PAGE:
Contact Us: 1 300 800 400

What is infertility

Infertility is usually defined as not becoming pregnant after a year of trying, but some couples know or suspect they are infertile well before a year is up.

For instance, the woman might have irregular periods or not ovulate at all. Studies from various European countries show 15 -20% of couples experience infertility some time in their reproductive life, so it is a very common problem. For many people infertility is not absolute. The chance of conception may be lower than normal, say only 1-5% a month, so it takes longer to get pregnant.

For some people infertility is absolute - there may be no sperm, or the woman's fallopian tubes may be blocked.  This used to be called sterility, but this is a misleading term because modern treatment gives most couples with absolute infertility a good chance of having a child.

Very broadly about half of infertility is male based and about half female based.  Whatever the cause of the infertility is it is a couple's problem and requires the couple to work together towards a solution.

Common causes of infertility

  • Tubal problems
  • Endometriosis
  • Ovulation disorders
  • Polycystic ovaries
  • Recurrent miscarriage
  • Hormonal problems
  • Autoimmune (antibody) disorders

The cause of most male infertility remains unknown. Known causes can include the following:

  • Failed vasectomy removal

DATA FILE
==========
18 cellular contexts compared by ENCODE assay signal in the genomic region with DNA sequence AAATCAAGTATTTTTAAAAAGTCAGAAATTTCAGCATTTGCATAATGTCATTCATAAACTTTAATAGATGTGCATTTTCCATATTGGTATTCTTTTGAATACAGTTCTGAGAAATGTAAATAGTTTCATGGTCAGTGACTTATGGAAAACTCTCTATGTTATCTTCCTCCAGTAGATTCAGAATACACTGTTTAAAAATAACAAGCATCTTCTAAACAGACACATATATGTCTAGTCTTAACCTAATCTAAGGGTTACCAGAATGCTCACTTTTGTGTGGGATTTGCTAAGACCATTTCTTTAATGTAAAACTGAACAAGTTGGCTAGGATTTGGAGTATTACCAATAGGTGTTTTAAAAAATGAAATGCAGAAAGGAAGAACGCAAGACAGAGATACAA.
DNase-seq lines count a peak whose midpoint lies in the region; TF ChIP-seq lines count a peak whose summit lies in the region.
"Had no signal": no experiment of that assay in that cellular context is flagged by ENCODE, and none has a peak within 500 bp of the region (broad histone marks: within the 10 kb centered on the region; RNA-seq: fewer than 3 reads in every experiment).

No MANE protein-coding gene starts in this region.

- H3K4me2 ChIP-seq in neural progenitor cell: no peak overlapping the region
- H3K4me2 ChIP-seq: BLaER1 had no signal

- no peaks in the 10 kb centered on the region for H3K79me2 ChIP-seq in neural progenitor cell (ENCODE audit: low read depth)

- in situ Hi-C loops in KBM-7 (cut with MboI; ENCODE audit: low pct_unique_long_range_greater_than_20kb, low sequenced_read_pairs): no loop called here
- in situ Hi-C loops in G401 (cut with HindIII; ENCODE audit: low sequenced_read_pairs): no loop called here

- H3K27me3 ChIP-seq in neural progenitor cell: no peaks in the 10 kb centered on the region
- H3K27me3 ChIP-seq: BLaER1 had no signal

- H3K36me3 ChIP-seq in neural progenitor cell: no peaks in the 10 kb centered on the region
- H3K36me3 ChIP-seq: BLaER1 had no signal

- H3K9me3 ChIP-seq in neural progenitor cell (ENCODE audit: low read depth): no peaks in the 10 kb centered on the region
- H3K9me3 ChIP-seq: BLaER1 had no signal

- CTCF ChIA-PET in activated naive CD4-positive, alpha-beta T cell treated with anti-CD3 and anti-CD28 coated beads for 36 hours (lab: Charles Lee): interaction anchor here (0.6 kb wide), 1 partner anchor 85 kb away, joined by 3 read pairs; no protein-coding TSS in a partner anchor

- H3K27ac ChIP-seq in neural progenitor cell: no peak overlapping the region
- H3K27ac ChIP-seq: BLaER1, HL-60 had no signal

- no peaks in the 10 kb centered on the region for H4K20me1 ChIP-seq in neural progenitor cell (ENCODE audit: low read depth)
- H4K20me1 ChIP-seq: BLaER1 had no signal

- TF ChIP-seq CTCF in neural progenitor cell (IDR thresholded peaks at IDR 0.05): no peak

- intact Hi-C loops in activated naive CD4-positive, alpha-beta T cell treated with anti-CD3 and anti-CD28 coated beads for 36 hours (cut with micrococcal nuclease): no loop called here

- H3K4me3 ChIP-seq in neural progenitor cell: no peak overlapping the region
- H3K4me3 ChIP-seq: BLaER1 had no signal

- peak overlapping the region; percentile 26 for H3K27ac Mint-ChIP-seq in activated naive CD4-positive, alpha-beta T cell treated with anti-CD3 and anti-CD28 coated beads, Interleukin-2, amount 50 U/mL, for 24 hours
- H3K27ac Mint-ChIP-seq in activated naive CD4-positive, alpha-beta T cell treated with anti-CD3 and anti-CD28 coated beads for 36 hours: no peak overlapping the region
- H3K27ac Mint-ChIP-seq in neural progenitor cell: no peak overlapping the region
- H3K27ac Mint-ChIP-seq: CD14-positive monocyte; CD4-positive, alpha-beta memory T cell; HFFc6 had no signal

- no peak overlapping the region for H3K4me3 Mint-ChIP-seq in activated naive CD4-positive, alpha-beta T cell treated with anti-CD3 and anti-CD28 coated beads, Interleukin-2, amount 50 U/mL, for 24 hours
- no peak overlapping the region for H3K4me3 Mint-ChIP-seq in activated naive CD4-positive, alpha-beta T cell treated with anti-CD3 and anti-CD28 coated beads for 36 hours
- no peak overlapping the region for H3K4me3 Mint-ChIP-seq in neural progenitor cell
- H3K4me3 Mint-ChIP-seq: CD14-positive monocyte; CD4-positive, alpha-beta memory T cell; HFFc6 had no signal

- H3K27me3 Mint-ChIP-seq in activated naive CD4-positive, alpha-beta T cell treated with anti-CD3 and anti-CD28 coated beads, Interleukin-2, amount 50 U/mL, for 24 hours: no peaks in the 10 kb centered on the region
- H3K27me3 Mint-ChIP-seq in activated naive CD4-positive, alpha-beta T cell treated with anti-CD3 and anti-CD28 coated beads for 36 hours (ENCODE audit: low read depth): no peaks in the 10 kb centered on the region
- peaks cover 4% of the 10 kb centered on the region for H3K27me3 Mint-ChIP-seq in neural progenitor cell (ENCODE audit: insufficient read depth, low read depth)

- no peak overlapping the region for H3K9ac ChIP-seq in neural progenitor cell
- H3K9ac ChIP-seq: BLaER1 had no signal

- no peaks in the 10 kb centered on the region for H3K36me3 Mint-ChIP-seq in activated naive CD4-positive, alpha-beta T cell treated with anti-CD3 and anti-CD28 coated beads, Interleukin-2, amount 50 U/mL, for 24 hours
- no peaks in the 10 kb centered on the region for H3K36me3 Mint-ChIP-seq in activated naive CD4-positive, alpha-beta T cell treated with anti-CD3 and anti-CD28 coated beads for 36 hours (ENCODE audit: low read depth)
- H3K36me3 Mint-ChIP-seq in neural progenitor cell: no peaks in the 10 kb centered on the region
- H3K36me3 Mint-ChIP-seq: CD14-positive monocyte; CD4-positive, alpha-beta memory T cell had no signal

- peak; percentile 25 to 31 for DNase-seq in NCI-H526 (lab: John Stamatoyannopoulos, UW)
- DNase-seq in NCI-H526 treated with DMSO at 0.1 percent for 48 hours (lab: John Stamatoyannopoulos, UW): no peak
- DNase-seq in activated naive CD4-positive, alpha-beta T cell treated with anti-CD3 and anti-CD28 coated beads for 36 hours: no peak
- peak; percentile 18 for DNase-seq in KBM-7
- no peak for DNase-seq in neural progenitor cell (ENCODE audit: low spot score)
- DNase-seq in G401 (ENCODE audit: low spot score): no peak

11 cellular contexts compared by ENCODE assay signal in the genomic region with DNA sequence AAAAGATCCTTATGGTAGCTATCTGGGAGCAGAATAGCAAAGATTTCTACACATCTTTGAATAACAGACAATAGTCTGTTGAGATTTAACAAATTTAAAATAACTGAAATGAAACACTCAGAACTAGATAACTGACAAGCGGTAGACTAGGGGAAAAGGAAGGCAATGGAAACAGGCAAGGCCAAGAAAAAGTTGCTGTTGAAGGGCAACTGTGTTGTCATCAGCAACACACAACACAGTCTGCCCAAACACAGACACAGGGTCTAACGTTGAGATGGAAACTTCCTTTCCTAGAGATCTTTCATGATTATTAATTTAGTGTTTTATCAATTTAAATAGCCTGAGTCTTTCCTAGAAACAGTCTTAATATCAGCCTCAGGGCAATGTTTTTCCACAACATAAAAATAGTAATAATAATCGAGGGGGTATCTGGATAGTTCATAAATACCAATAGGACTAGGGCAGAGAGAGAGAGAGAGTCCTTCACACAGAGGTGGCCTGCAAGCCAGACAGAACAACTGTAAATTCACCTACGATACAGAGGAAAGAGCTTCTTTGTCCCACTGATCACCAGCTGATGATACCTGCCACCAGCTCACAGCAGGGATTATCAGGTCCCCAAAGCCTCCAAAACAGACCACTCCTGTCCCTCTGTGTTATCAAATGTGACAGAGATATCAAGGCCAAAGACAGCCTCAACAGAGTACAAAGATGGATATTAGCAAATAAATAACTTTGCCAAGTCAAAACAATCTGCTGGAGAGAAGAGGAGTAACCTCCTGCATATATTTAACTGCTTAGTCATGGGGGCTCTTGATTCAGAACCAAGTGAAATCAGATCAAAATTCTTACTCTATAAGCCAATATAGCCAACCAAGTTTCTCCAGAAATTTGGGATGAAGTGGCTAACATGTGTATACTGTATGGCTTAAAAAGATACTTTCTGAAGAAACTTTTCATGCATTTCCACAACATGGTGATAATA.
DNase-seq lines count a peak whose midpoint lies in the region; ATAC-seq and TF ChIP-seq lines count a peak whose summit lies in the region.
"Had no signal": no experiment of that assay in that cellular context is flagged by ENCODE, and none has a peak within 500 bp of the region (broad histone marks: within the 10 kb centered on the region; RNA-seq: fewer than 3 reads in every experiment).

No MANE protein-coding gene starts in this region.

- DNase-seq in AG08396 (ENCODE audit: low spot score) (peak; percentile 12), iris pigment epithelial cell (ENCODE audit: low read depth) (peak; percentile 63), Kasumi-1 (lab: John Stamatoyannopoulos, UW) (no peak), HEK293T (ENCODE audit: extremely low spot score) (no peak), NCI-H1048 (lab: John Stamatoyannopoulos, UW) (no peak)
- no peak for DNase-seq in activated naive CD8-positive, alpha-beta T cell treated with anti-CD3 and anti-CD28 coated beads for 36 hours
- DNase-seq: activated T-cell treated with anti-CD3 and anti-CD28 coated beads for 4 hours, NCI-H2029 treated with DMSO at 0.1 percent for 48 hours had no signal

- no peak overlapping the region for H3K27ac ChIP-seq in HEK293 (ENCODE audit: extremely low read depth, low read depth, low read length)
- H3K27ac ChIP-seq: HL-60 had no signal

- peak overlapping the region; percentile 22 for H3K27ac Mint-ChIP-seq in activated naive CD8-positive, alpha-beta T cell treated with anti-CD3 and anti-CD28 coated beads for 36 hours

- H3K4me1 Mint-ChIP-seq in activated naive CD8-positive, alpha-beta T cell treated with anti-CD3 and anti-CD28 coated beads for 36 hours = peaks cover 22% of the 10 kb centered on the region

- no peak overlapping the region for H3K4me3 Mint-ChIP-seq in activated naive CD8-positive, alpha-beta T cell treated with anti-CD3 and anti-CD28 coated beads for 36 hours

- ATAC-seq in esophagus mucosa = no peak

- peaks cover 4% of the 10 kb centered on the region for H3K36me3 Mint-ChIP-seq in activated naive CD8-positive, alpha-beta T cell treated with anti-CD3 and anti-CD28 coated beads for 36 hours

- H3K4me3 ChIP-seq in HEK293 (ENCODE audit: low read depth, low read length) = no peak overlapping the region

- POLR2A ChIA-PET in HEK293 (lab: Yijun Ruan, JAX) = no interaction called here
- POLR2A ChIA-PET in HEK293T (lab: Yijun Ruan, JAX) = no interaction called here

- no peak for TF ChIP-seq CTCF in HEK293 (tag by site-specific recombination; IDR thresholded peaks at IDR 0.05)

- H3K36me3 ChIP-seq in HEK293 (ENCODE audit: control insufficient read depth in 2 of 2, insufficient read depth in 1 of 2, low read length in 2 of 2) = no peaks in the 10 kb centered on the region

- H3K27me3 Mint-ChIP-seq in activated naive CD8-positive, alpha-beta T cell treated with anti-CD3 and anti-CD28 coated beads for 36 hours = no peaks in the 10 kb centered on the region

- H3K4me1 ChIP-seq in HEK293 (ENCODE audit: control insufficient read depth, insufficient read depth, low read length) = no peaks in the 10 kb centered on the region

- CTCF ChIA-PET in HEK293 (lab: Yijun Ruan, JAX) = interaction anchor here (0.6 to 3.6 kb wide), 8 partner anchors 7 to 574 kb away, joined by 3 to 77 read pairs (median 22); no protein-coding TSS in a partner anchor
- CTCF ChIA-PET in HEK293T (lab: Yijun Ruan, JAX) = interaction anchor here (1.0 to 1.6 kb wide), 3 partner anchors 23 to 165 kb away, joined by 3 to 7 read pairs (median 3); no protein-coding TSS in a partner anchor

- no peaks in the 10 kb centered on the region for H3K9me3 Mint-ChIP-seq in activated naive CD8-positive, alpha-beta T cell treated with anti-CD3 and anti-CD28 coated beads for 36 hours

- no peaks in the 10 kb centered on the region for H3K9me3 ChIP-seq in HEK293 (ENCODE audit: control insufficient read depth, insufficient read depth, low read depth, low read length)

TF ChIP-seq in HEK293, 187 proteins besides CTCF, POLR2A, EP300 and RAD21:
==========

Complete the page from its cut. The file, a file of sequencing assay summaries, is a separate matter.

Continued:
• Retrograde ejaculation
  • Blocked ducts
  • Absence of vans deferens
  • Undescended testes in childhood
  • Autoimmune (antibody) disorders
When should I do something?The right time to seek help is when you are concerned. Often simple tests to check ovulation and sperm quality will give you the assurance you need to happily try a little longer before more intensive investigation.

There are some simple tests that check ovulation and sperm quality that can provide reassurance to couples so that to either try a little longer before more intensive investigation or to quickly identify a problem.

A woman's chance of conceiving each month falls with age, especially in the late 30s and early 40s, so age is an important factor to consider. In some cases you may be encouraged to wait a while before any invasive tests are performed, for example, if you have been trying for only a few months, the woman is under 35, and there is nothing to suggest an anatomical problem.

On the other hand, couples that may need longer to conceive because the woman is older, require earlier investigations because there is less time left for conception. 

There are circumstances when earlier advice should be sought, such as:

  • lack of regular periods
  • known low sperm count
  • a previous operation to bring down a testis into the scrotum as a child
  • previous treatments for cancer in either partner.

Get to know your chance of having a baby

A typical fertile couple in their mid-to-late 20s having regular sex have about a 20-25% chance of conceiving each month. After 6 months at least three-quarters of such couples will be pregnant, and after a year at least 90%. Click here to work out your chances of having a child given the length of time you and your partner have been trying for and your age.